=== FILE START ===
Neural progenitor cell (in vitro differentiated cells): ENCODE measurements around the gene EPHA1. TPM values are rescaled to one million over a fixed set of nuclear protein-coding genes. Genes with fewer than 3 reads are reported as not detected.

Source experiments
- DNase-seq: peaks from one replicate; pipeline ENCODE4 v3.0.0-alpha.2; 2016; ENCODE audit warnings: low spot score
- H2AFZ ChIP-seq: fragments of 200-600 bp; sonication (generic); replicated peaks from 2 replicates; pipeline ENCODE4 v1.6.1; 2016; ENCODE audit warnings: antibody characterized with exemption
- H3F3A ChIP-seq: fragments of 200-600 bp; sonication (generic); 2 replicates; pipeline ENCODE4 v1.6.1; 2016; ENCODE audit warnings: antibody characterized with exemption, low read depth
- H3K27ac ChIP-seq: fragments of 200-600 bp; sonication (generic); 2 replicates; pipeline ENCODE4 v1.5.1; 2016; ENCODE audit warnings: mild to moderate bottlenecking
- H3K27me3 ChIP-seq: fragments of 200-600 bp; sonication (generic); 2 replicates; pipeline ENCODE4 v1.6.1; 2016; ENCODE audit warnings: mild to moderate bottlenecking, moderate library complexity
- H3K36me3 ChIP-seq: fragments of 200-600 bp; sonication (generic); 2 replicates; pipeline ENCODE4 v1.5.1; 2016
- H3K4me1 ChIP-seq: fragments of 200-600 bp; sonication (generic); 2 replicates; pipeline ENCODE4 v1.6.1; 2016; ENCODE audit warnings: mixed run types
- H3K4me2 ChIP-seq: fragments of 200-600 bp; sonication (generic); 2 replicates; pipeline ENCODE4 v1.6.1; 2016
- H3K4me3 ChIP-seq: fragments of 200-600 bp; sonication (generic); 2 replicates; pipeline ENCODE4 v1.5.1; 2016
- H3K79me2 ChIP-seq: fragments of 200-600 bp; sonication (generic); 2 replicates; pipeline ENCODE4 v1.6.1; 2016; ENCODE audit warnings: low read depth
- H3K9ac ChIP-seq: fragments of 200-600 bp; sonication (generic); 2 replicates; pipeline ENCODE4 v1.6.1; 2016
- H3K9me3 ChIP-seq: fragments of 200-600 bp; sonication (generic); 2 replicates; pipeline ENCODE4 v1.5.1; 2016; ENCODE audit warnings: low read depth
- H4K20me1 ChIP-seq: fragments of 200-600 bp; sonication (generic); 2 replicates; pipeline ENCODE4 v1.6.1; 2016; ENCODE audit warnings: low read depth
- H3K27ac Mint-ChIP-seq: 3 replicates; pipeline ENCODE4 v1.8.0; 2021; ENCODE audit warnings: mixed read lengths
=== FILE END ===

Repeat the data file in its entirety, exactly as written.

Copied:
Neural progenitor cell (in vitro differentiated cells): ENCODE measurements around the gene EPHA1. TPM values are rescaled to one million over a fixed set of nuclear protein-coding genes. Genes with fewer than 3 reads are reported as not detected.

Source experiments
- DNase-seq: peaks from one replicate; pipeline ENCODE4 v3.0.0-alpha.2; 2016; ENCODE audit warnings: low spot score
- H2AFZ ChIP-seq: fragments of 200-600 bp; sonication (generic); replicated peaks from 2 replicates; pipeline ENCODE4 v1.6.1; 2016; ENCODE audit warnings: antibody characterized with exemption
- H3F3A ChIP-seq: fragments of 200-600 bp; sonication (generic); 2 replicates; pipeline ENCODE4 v1.6.1; 2016; ENCODE audit warnings: antibody characterized with exemption, low read depth
- H3K27ac ChIP-seq: fragments of 200-600 bp; sonication (generic); 2 replicates; pipeline ENCODE4 v1.5.1; 2016; ENCODE audit warnings: mild to moderate bottlenecking
- H3K27me3 ChIP-seq: fragments of 200-600 bp; sonication (generic); 2 replicates; pipeline ENCODE4 v1.6.1; 2016; ENCODE audit warnings: mild to moderate bottlenecking, moderate library complexity
- H3K36me3 ChIP-seq: fragments of 200-600 bp; sonication (generic); 2 replicates; pipeline ENCODE4 v1.5.1; 2016
- H3K4me1 ChIP-seq: fragments of 200-600 bp; sonication (generic); 2 replicates; pipeline ENCODE4 v1.6.1; 2016; ENCODE audit warnings: mixed run types
- H3K4me2 ChIP-seq: fragments of 200-600 bp; sonication (generic); 2 replicates; pipeline ENCODE4 v1.6.1; 2016
- H3K4me3 ChIP-seq: fragments of 200-600 bp; sonication (generic); 2 replicates; pipeline ENCODE4 v1.5.1; 2016
- H3K79me2 ChIP-seq: fragments of 200-600 bp; sonication (generic); 2 replicates; pipeline ENCODE4 v1.6.1; 2016; ENCODE audit warnings: low read depth
- H3K9ac ChIP-seq: fragments of 200-600 bp; sonication (generic); 2 replicates; pipeline ENCODE4 v1.6.1; 2016
- H3K9me3 ChIP-seq: fragments of 200-600 bp; sonication (generic); 2 replicates; pipeline ENCODE4 v1.5.1; 2016; ENCODE audit warnings: low read depth
- H4K20me1 ChIP-seq: fragments of 200-600 bp; sonication (generic); 2 replicates; pipeline ENCODE4 v1.6.1; 2016; ENCODE audit warnings: low read depth
- H3K27ac Mint-ChIP-seq: 3 replicates; pipeline ENCODE4 v1.8.0; 2021; ENCODE audit warnings: mixed read lengths